Nov. 3, 2016 5:32 a.m. ET
SHENYANG, China—Here in the northeast rust belt, ailing industries are increasingly less able to pay into plans for retiring workers, as a slowing economy hastens a pension crisis.
“It used to be the system took care of you,” said Zhao Zhonghao, a railway engineer in Shenyang who began his career shoveling coal. The 54-year-old is revising his retirement dream of painting, traveling and reading the classics, concerned his pension will be slashed. “I have to be prepared for that,” he said.
China’s hopes of growing rich before it grows old are dimming. The burden of supporting each person over 65 is now shared by more than seven workers. But that will drop to just two people in 35 years, according to United Nations data, or even fewer than that, the World Bank says.
A low retirement age and a one-child policy in place for 35 years contributed to China’s demographic predicament. Beijing this year began allowing couples to have two children, but few believe the shift will significantly lift a sagging birthrate.
Even as Beijing enhances the safety net for its aging population, local governments have given companies some leeway on pensions. When Heilongjiang Longmay Mining Group received a $298 million bailout last year to prevent the dislocation of its 200,000 workers, Heilongjiang province let the company delay its pension obligations, according to Moody’s Investors Service.
Mr. Zhao’s employer, China Railway Corp., has shed 400,000 of its 2.1 million workers since 2002 and hasn’t posted a profit for years. In January, more than 1,000 rail workers and retirees in the northeastern city of Harbin took to the streets over what they said were missing pension contributions and wages.
Mr. Zhao can’t make sense of statements from his employer that say he paid only 2.8 yuan in monthly premiums for more than a decade, waving printouts of wage records to show he paid almost twice that. The difference could reduce his monthly pension by 15% or more from the $620 a month he had expected.
“Pretty much everyone in my work unit has the same problem,” he said. Officials at the Shenyang subsidiary of China Railway referred questions to the parent company, which didn’t respond.
The Chinese government has sought to assuage fears around retirement. “The government can promise pensions for its citizens,” Premier Li Keqiang told reporters in March, adding that China had a $50.3 billion pension surplus in 2015.
The Chinese Academy of Social Sciences, the country’s chief think tank, predicts China’s pension surplus will turn into a deficit by 2023. By 2050, it predicts, the cumulative deficit will be $118 trillion barring significant policy changes.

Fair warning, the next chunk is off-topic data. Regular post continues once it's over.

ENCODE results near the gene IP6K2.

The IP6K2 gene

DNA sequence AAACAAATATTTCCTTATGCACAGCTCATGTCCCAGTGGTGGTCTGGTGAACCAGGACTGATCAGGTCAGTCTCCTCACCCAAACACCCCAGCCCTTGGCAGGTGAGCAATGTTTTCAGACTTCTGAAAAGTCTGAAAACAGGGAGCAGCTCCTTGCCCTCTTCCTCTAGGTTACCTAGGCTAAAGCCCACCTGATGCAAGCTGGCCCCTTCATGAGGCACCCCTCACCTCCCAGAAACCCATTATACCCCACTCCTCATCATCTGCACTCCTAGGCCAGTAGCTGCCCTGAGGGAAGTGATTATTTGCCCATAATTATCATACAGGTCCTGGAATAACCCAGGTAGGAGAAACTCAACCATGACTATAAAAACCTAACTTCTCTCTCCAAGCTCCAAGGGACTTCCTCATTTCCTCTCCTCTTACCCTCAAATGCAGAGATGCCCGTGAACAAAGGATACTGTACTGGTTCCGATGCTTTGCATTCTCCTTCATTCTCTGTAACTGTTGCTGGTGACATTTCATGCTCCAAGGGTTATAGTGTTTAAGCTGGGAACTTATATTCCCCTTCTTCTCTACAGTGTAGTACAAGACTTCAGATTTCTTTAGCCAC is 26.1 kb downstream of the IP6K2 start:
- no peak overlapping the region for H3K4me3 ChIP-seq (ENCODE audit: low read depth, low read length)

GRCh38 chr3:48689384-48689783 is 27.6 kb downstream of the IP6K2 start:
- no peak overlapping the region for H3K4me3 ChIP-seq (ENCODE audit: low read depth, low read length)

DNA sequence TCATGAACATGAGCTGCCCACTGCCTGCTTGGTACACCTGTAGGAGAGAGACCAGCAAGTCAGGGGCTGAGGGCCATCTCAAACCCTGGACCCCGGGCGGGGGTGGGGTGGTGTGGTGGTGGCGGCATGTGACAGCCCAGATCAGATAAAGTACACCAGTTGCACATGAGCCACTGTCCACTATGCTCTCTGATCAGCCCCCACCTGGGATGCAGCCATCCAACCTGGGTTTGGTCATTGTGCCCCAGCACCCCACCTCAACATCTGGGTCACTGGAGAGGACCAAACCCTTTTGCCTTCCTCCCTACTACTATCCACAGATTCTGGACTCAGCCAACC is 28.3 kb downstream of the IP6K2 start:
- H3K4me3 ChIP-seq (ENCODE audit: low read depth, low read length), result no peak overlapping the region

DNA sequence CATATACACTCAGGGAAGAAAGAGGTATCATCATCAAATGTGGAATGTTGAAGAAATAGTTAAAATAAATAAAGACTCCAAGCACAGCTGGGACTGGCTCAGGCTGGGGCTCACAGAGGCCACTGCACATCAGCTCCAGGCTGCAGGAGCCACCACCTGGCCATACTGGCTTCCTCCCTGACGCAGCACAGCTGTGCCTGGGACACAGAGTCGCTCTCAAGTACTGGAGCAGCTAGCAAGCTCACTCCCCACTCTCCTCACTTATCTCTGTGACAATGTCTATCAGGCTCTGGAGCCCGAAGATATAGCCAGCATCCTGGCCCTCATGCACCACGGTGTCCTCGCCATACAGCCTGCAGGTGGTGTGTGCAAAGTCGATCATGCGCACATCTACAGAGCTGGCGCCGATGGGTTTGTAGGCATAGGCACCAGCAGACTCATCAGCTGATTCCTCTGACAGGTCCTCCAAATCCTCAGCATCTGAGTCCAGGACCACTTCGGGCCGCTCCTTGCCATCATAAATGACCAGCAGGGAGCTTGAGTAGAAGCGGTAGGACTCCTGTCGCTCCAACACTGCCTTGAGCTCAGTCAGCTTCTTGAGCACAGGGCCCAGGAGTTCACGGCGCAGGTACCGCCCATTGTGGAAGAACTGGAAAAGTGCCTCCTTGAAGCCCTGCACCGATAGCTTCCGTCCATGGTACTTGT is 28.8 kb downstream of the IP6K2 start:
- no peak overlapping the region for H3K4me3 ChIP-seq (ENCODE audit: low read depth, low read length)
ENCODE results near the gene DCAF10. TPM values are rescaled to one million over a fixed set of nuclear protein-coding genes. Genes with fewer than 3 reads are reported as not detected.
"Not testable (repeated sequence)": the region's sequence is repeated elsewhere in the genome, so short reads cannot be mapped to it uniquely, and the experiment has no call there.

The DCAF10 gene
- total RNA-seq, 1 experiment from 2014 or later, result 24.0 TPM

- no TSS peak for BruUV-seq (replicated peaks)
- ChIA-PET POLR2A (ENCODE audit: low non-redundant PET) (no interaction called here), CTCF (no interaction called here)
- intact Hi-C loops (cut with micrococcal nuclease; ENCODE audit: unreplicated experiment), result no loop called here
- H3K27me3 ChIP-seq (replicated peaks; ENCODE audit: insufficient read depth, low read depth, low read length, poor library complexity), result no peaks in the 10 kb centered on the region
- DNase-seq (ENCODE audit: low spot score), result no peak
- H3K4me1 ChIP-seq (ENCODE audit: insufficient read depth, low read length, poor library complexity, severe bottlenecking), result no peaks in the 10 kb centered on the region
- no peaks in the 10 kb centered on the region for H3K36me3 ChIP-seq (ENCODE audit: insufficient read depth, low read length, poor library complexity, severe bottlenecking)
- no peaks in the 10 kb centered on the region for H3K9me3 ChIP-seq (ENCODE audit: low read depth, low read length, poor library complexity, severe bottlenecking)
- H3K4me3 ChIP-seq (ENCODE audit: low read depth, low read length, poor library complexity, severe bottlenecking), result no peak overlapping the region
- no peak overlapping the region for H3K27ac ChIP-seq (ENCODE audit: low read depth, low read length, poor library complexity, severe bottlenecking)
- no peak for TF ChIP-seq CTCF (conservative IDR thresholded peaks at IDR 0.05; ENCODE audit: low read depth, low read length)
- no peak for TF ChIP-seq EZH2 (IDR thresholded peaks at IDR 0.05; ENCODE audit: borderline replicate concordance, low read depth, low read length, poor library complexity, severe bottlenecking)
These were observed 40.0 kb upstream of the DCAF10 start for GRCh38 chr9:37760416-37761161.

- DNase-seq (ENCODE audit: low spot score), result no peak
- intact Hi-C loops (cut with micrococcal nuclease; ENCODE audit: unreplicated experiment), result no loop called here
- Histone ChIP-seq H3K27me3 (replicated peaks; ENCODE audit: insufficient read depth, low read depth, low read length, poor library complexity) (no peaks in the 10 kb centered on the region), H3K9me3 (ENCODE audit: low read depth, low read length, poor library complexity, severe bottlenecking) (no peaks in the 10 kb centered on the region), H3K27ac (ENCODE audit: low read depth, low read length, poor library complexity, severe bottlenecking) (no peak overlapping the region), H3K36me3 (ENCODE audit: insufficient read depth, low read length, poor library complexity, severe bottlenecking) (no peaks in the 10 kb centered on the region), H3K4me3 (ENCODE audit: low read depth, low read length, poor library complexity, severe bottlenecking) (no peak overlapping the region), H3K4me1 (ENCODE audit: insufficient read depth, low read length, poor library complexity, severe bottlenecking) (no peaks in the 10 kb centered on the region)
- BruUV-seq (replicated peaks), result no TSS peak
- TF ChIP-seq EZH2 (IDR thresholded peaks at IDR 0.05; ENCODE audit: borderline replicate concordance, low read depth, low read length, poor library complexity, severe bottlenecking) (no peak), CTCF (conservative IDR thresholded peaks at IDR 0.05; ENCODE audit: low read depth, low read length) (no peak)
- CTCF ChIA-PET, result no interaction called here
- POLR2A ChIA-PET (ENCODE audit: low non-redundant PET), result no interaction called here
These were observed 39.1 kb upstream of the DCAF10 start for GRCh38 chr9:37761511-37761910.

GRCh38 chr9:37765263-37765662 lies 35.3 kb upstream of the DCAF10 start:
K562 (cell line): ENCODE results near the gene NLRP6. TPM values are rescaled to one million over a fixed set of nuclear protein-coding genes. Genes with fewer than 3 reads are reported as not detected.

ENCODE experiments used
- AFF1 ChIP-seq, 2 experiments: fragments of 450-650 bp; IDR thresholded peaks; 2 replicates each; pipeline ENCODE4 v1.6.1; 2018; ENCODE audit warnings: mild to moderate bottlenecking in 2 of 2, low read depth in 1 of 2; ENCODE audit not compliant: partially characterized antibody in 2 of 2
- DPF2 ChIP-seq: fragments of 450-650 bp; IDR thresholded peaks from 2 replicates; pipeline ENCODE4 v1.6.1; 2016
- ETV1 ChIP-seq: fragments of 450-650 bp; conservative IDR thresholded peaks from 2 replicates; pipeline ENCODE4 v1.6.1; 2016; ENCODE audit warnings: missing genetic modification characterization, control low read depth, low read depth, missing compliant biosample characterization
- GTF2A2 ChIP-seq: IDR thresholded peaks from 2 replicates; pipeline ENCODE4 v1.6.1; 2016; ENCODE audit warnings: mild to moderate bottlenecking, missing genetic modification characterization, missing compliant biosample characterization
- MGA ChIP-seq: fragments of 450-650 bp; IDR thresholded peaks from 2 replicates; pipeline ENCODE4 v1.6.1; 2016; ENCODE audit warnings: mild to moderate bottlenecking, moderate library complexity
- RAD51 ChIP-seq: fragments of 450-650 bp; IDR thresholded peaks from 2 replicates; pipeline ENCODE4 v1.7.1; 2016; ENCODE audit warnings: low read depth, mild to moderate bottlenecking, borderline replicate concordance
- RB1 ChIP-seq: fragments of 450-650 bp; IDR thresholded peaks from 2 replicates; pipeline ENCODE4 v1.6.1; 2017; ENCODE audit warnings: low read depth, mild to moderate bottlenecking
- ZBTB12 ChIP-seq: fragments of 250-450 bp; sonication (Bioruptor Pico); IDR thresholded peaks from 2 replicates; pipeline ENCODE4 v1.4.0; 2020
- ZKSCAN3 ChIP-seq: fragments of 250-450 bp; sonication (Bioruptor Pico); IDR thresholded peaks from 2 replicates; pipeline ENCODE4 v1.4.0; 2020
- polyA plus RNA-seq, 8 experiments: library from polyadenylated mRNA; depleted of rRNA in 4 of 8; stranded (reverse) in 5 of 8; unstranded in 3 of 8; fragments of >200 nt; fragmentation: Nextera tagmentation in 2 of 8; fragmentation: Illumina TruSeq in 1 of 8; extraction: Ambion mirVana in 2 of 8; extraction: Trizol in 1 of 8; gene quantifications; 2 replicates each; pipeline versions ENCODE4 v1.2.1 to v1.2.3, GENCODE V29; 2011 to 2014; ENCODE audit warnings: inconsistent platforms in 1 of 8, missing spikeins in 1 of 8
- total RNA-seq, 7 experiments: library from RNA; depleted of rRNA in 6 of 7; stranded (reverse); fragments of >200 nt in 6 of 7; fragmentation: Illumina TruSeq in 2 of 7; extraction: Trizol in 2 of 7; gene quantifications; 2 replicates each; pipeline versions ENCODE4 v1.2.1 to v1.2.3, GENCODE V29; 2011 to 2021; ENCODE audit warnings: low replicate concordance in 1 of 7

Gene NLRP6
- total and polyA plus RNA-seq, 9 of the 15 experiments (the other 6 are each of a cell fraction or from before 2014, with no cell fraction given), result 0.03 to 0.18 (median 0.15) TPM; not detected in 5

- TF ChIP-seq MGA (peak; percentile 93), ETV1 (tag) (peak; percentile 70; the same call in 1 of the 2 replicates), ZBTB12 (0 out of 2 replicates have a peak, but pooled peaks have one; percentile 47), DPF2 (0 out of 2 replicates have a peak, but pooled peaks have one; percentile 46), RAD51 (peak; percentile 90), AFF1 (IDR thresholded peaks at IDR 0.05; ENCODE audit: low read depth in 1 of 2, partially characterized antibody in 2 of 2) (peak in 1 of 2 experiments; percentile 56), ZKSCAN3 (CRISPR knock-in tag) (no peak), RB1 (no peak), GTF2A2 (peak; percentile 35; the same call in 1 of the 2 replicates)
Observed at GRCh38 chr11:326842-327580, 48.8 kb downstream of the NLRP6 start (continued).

With pension funds administered locally, the pain will come quicker to the northeast. While prosperous southern Guangdong province has more than 50 months’ worth of pension payout in its fund, northeastern Heilongjiang has a single month, the academy said in a July report.
Plans to combine provincial funds into a less-risky national pool like the U.S. social-security system face resistance from wealthier provinces, economists say.
It doesn’t help that young people are leaving the northeast, which has experienced net population outflow for more than two decades, according to a government report last month.
Beijing says next year it will roll out a plan to raise retirement-age thresholds from the current 60 for men and 55 for women (some groups leave work even earlier). But the proposal faces strong resistance and is expected to take years to implement.
The government is also expected this year to redirect up to $59.2 billion in pension funds from low-yielding bonds and bank accounts into stocks. That could yield higher returns but with greater risk in a market sometimes likened to a casino.
Another step underway—of keen interest to foreign asset managers—is the expansion of a 401(k)-like program funded by companies and individuals. In wealthier countries, a big draw for such plans is the tax benefit. That matters less in China, where a significant percentage of people don’t pay income tax, said World Bank economist Philip O’Keefe, co-author of a book on China’s pension system.
Finance and welfare officials didn’t respond to questions.
As economic growth sputters, pensions have increasingly fallen prey to corruption or other irregularities.
In northeastern Xiatun village, village bookkeeper Li Jie was convicted last year of embezzling $3,800 in pension funds. “That may not seem like much to city dwellers, but it’s a lot for us farmers,” said Su Baoxiu, his successor. Mr. Li couldn’t be reached for comment.
Many in Xiatun as in other rural areas have no pension at all. “I’m barely surviving on farming,” said Lin Jialiang, 49, standing beside a steel mesh hopper holding his entire livelihood: this year’s harvest of corn. “How can I afford to pay into a pension?”
But unlike farmers, China’s “iron rice bowl” workers—those employed by state companies like China Railway—used to have their old age secured.
“There’s a real loss of trust,” said Mr. Zhao, whose father was also a rail worker during the 1960s and ’70s. “If my father heard about these problems now, he’d never believe it.”
—Pei Li in Shenyang and Liyan Qi in Beijing contributed to this article.
Write to Mark Magnier at email@example.com
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